After a Pivotal Period in Ukraine, US Officials Predict the War’s Path, The New York Times reports. As Russia makes slow but steady progress, the arrival of new weapons systems will help Ukraine hang on to territory, US officials and analysts say.

When Russia shifted its military campaign to focus on eastern Ukraine this spring, senior officials in the Biden administration said the next four to six weeks of fighting would determine the war’s eventual path. That time has passed, and officials say the picture is increasingly clear: Russia is likely to end up with more territory, they said, but neither side will gain full control of the region as a depleted Russian military faces an opponent armed with increasingly sophisticated weapons.

While Russia has seized territory in the easternmost region of Luhansk, its progress has been plodding. Meanwhile, the arrival of American long-range artillery systems, and Ukrainians trained on how to use them, should help Ukraine in the battles to come, said Gen. Mark A. Milley, the chairman of the Joint Chiefs of Staff. […] Pentagon officials said that meant Russia might not be able to make similar gains in neighboring Donetsk, which along with Luhansk forms the mineral-rich region of Donbas. […]

After weeks of bloody battles in the east — with as many as 200 Ukrainian soldiers killed daily, by the government’s own estimate, and a similar or higher toll among Russian troops, according to Western estimates — Russia holds roughly the same amount of territory in Donetsk as the separatists controlled in February before the invasion.

But US officials say they expect Russia to soon take over the entire Luhansk region. One defense official said he anticipated that the twin cities of Sievierodonetsk and Lysychansk would fall in days, as Russian forces pounded the area with heavy artillery and “dumb bombs” — unguided munitions that inflict high casualties.

According to reports over the weekend, Russian forces had broken through the Ukrainian front line in Toshkivka, a town just outside Sievierodonetsk and Lysychansk. Seizing Toshkivka would put the Russians closer to being able to threaten Ukrainian supply lines to the two cities, the last major population centers in Luhansk that have not fallen to Russia. […]

Russian ground troops have advanced slowly, in some cases taking weeks to move one or two miles, US officials said. That might signal a lack of infantry soldiers or extra caution by Moscow after it experienced supply line problems in its disastrous first weeks of the war.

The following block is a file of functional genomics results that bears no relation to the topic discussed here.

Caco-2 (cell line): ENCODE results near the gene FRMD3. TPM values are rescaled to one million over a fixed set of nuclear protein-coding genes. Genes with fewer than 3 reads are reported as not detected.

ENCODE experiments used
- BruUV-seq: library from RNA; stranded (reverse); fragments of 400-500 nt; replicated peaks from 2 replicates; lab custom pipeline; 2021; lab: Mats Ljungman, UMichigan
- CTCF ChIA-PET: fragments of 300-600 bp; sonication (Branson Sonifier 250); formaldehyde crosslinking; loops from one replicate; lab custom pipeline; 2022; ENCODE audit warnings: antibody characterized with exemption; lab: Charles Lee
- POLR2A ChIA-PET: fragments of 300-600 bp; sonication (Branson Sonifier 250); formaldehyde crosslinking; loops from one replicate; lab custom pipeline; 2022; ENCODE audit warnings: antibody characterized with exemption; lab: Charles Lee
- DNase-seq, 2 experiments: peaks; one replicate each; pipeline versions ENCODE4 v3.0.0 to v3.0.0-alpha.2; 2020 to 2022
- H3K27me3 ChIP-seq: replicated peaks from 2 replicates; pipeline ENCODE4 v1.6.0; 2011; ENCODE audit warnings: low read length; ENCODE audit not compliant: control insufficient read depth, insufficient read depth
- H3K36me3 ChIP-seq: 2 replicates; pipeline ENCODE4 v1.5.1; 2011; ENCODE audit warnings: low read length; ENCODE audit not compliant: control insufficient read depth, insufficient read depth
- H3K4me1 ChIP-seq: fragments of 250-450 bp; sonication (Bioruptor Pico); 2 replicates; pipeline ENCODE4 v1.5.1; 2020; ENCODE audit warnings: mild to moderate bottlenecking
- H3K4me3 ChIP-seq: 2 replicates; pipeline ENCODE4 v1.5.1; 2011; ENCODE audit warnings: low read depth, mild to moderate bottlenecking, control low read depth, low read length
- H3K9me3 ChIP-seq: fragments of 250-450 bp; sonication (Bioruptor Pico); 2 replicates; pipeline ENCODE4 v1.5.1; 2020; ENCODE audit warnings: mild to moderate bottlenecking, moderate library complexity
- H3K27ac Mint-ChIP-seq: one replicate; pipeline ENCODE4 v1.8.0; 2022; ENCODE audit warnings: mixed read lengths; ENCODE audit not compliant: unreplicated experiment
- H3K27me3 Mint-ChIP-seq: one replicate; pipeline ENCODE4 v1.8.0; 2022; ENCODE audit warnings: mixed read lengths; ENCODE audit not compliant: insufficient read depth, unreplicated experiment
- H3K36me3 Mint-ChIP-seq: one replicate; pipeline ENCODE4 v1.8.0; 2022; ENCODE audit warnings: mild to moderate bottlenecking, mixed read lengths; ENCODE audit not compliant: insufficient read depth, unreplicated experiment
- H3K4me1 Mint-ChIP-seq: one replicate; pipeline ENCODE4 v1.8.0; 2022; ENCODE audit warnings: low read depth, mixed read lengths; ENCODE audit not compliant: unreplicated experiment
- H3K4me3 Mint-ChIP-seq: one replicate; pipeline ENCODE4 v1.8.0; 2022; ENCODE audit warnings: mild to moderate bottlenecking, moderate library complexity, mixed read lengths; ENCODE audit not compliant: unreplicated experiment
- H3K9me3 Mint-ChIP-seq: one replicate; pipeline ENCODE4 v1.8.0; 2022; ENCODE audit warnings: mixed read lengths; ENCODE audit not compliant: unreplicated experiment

Several military analysts say Russia is at peak combat effectiveness in the east, as long-range artillery systems promised to Ukraine from NATO countries are still trickling in. Ukraine is hugely outgunned […] President Biden on Wednesday announced an additional $1 billion in weapons and aid for Ukraine, in a package that includes more long-range artillery, anti-ship missile launchers, and rounds for howitzers and for the new American rocket system. […]

Defense Secretary Lloyd J. Austin III urged Western allies last week to redouble their military aid to Ukraine, warning that the country “is facing a pivotal moment on the battlefield” in its nearly four-month fight with Russia. Mr. Austin and General Milley met with US allies in Brussels to discuss how to further help Ukraine. Pentagon officials expect that the arrival of more long-range artillery systems will change the battlefield in Donetsk, if not in Luhansk.

Frederick B. Hodges, a former top US Army commander in Europe who is now with the Center for European Policy Analysis, said the war would probably last many more months. But he predicted that Ukraine’s forces — bolstered by heavy artillery from the West — would slow Russia’s advance and begin to roll back its gains by late summer. “War is a test of will, and the Ukrainians have superior will,” General Hodges said. “I see the Ukrainian logistical situation getting better each week while the Russian logistical situation will slowly degrade. They have no allies or friends.” 

Russia’s military is built for short, high-intensity campaigns defined by a heavy use of artillery, military analysts said. It is not prepared for a sustained occupation, or the kind of grinding war of attrition underway in eastern Ukraine that requires swapping out battered ground forces. “This is a critical period for both sides,” said Michael Kofman, the director of Russian studies at C.N.A., a research institute in Arlington, Va. “Probably in the next two months, both forces will be exhausted. Ukraine has a deficit of equipment and ammunition. Russia has already lost a lot of its combat power, and its force is not well suited for a sustained ground war of this scale and duration.”

Russia will try to continue making mile-by-mile territorial gains, and then will probably harden its front lines with mines and other defenses against a Ukrainian counterattack, which is expected after the long-range artillery systems arrive on the battlefield, analysts said. […]

Even though terrain could change hands, “neither side has the mass to exploit minor gains,” Christopher M. Dougherty, a former Army Ranger and a defense analyst at the Center for a New American Security, said in a Twitter post this month. “The war now likely becomes a test of endurance.” As a result, several military analysts said, Moscow and Kyiv will both rush reinforcements to the front lines.

The race to resupply will be critical for both sides,” Col. John B. Barranco of the Marine Corps, Col. Benjamin G. Johnson of the Army and Lt. Col. Tyson Wetzel of the Air Force wrote in an Atlantic Council analysis. “To replace its losses, the Kremlin may need to resort to sending in thousands more conscripts,” the officers said, adding that Ukraine will need to maintain its logistics lines and move forward ground-based weapons, including long-range artillery and unmanned aerial systems.